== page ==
Here are some of the many reasons why Netflix’s new queer show has been vital for LGBTQI viewers


It’s almost been two weeks since the highly anticipated Netflix adaptation of Alice Oseman’s Heartstopper graphic novels came to our screens. Since then there has been an outpouring of love and support from viewers of all walks of life online. But for queer audiences, Heartstopper has never been more needed. In its short time on our screens, it’s already held the record for the amount of times I’ve rewatched a show from start to end. Feeling sad? Watch Heartstopper. Feeling stressed? Watch Heartstopper. Feeling happy? Watch Heartstopper. You get the gist. 

But why has the show been such a success? I could write an endless list. If you’ve somehow made it this far without joining in the fun, I hope this will convince you to stream Heartstopper, like, right now! Warning: mild spoilers ahead. 

The cast, creator and fanbase

The show is based on the graphic novel series created by Alice Oseman. Over the years Alice has nurtured a devoted and loyal fanbase. For our May issue, Alice opened up about how readers would sometimes get in touch to let her know that the novels had helped them to come out – and that parents of LGBTQI children had also opened up about how the books had helped them to connect with their kids. 

Whilst we’ve seen some pretty awful book to screen adaptations, fans felt relieved and excited once the cast was announced. I’ve said it before, I’ll say it again, whoever was in charge of casting for this show deserves all the awards. On top of this, Alice wrote the script herself, so the magic of the story was clearly in the safest of hands.

Queer joy

Reactions to the recent finale of Killing Eve showed how done many LGBTQI viewers are with our stories perpetually ending in tragedy. If you’re wanting to digest more hopeful shows, you definitely need to watch Heartstopper. It’s serves up bucket loads of queer joy. In a time where homophobia, transphobia and anti-LGBTQI legislation is on the rise, this celebration of queerness is ESSENTIAL.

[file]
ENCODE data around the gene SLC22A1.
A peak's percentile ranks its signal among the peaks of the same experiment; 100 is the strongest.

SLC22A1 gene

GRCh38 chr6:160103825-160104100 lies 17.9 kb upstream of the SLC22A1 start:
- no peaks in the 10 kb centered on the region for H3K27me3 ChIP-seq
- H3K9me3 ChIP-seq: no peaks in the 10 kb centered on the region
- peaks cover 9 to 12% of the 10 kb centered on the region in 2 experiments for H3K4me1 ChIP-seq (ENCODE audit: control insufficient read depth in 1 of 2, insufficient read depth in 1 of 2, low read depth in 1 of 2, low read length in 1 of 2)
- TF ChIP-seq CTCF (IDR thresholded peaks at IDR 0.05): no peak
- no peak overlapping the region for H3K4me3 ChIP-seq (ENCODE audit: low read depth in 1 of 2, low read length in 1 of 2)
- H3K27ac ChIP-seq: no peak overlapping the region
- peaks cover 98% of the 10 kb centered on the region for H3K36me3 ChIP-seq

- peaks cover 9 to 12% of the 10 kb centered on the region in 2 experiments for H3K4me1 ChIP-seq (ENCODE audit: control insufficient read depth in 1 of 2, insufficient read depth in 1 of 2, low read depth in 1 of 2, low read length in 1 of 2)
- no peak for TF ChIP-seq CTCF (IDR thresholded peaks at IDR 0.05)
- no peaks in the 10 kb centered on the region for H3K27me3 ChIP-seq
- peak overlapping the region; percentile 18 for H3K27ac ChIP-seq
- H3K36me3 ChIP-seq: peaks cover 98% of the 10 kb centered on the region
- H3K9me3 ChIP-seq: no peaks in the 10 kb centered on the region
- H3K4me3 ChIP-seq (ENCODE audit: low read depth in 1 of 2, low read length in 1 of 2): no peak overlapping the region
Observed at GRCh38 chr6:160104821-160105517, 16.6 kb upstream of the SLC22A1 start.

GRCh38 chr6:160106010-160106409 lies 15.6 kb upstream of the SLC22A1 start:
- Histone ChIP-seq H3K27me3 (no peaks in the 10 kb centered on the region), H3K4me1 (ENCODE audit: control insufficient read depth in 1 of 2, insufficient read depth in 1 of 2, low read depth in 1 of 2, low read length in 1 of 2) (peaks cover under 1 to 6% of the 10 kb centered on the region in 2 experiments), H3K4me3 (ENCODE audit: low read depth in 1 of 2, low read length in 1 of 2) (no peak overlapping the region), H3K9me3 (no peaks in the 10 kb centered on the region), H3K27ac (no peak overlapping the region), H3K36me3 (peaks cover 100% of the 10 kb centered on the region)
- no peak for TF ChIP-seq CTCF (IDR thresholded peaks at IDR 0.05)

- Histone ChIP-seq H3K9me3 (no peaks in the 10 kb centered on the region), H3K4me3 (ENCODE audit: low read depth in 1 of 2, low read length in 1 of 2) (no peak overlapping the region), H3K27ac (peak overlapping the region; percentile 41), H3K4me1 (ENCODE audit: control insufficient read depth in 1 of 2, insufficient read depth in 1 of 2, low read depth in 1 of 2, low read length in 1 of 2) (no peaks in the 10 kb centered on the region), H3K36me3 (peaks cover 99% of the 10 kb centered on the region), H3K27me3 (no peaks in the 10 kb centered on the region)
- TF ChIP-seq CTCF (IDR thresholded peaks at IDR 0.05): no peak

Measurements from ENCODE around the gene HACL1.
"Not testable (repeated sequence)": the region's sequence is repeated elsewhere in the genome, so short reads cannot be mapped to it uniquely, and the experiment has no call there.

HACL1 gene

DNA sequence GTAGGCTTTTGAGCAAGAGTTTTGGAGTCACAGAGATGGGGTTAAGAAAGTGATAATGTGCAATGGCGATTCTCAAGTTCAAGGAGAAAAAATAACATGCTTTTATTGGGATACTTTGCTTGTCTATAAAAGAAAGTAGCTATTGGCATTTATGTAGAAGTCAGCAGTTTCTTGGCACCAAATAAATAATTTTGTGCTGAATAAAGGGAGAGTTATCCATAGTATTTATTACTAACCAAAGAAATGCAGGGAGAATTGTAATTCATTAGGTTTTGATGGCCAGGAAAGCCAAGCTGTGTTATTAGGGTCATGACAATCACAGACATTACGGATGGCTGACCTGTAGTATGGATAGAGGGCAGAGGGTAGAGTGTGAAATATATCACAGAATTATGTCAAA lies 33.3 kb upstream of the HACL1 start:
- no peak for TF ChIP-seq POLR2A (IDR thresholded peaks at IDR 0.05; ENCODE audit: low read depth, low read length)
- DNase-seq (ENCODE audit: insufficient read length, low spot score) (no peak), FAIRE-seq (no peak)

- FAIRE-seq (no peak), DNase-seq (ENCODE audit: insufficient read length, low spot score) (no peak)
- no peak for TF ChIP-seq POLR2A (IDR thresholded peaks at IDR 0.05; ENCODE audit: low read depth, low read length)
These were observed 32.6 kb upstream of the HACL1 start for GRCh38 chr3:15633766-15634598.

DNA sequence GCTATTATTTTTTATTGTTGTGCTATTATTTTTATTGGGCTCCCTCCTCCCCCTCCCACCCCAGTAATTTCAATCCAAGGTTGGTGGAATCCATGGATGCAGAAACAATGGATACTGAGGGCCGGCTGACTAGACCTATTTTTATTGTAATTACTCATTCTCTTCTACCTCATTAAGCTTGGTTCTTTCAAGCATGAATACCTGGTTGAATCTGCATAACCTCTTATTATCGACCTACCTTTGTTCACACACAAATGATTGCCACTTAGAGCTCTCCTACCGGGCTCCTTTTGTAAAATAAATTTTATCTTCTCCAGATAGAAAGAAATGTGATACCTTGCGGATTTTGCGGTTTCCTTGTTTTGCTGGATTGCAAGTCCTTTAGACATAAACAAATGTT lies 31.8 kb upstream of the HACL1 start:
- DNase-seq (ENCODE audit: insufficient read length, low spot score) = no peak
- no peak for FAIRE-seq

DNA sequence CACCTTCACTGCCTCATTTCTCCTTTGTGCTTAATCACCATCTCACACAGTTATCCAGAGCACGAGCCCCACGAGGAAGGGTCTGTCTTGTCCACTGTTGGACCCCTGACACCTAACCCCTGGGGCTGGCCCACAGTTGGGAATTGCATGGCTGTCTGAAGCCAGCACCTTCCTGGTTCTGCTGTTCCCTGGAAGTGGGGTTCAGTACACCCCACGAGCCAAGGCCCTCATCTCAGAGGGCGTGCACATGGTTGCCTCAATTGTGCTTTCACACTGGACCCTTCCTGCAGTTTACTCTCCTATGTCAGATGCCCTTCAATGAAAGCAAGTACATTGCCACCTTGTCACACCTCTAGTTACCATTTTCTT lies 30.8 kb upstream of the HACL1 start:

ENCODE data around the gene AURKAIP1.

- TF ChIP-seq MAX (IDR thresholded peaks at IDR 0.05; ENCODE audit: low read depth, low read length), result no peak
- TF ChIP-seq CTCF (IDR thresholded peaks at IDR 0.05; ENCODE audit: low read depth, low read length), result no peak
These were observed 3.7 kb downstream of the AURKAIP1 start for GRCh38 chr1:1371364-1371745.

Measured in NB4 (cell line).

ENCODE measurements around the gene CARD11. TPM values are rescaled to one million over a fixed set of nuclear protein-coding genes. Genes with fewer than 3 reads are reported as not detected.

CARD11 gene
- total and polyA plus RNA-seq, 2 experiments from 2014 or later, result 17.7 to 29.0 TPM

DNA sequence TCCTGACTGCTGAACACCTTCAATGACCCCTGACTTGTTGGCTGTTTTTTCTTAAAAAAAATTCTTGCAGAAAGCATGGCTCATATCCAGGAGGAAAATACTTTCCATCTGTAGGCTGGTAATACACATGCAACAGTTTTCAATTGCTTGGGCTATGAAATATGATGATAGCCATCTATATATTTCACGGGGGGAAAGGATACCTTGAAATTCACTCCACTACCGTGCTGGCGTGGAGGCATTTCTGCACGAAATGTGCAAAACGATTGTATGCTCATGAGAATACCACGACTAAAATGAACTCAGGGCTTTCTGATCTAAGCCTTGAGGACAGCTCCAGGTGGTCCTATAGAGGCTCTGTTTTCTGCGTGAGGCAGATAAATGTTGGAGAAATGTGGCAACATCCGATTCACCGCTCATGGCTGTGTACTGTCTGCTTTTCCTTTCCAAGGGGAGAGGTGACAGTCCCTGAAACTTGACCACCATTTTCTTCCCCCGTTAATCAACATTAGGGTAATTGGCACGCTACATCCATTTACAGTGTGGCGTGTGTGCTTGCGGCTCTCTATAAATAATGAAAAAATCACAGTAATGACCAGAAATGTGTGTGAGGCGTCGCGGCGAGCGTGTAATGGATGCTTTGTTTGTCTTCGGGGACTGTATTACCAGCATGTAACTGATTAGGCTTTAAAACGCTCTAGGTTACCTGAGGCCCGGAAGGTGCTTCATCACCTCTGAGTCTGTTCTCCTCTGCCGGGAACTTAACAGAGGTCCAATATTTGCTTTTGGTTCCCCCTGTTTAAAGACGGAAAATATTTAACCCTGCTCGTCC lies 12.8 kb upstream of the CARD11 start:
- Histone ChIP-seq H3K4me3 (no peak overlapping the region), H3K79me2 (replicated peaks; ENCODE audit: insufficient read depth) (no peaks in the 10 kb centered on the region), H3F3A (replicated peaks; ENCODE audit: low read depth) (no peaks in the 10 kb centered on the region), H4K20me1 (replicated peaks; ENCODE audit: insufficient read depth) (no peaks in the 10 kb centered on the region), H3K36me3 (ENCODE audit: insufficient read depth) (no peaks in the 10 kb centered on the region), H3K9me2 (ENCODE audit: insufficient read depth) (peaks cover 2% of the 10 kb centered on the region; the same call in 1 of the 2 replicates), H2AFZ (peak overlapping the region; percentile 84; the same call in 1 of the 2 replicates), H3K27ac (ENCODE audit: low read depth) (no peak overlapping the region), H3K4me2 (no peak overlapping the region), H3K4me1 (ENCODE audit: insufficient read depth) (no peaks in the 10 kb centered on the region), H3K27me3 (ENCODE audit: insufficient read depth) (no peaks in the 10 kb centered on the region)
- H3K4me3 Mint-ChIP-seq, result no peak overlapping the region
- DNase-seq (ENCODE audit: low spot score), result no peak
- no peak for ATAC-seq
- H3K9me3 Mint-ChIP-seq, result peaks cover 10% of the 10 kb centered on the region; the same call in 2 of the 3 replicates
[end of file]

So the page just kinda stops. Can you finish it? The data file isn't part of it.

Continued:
The hardships 

One of the most impressive things about Heartstopper is that it manages to exude optimism whilst also not sugarcoating the struggles all the characters face. Each character is experiencing their own troubles: figuring out their sexuality, being outed, homophobia, transphobia, coming out, mental health and more. The show treats each issue with respect and gives each character the space to process this.

Types of coming out

There are a range of LGBTQI characters that make up the cast. Through handling each story with care, the show is able to show that there is no one way to come out, no one way to be queer and that every experience is different. I also appreciated how it reflected that people don’t just have to come out once – as is so often portrayed in shows – but you have to come out again, and again, and again.

The portrayal of love 

Not only does Heartstopper serve up a MLM teen romance for the ages, but it gives equal respect and care to different types of relationships. It celebrates the importance of love between parents and children, siblings, friends and self. None are conveyed as less important than the other. More please! Like seriously. A second season is yet to be announced, and I don’t know what I’ll do if we don’t get more episodes.

The Mixtape

The soundtrack for the show is jam-packed full of queer music. Like the show, the mixtape is full of hope, celebration and love as well as songs that explore harder topics. Whilst anxiously refreshing my newsfeed, hoping for a renewal announcement, listening to this mixtape on repeat is keeping me somewhat calm and carrying on. With artists like Baby Queen, Orla Gartland, girl in red, Rina Sawayama and many more, how could you not have these songs on constant rotation?

Hungry for more Heartstopper content? We got the chance to interview Alice Oseman, Yasmin Finney, Corinna Brown and Kizzy Edgell about bringing the magic of the books to the screen in our May issue. You can order your copy via the link below. 


DIVA magazine celebrates 28 years in print in 2022. If you like what we do, then get behind LGBTQI media and keep us going for another generation. Your support is invaluable. 

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